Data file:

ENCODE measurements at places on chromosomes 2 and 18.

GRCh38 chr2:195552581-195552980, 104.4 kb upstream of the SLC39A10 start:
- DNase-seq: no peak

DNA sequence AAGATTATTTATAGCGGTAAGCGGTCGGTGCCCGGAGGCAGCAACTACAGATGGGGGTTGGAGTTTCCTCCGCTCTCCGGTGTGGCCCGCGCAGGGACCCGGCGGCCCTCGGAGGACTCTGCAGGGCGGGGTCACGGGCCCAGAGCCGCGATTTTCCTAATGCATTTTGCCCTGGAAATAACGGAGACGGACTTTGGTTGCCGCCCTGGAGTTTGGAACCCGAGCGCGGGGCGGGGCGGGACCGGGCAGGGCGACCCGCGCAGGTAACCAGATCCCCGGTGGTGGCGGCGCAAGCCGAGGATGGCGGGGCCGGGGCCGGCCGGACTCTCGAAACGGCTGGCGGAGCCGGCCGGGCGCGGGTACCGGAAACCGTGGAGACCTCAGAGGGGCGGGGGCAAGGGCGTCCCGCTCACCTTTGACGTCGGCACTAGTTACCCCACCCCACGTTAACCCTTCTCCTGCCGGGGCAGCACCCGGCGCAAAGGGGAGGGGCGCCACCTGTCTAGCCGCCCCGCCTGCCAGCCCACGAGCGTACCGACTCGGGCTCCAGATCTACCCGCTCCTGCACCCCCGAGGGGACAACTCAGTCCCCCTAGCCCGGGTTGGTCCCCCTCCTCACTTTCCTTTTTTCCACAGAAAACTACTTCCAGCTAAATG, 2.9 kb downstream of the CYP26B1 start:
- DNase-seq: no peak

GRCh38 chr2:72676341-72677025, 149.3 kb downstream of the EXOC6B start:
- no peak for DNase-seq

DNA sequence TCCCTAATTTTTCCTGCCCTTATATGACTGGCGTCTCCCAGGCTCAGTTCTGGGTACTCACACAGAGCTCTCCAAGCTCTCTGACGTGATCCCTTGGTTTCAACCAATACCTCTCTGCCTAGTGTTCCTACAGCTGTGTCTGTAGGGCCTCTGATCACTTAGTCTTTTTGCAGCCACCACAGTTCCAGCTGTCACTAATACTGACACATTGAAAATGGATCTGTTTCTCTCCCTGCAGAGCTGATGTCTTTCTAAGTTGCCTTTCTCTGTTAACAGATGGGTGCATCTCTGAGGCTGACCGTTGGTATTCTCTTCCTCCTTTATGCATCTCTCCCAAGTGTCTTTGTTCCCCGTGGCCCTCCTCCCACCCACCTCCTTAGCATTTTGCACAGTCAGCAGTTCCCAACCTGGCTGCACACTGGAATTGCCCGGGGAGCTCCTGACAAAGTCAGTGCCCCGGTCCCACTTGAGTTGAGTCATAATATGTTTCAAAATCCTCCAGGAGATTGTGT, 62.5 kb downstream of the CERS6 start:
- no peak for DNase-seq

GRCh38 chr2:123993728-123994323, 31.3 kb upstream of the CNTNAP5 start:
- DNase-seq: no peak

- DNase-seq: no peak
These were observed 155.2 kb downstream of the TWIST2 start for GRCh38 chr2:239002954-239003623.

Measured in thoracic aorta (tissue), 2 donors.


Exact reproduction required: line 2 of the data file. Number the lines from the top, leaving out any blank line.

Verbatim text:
GRCh38 chr2:195552581-195552980, 104.4 kb upstream of the SLC39A10 start: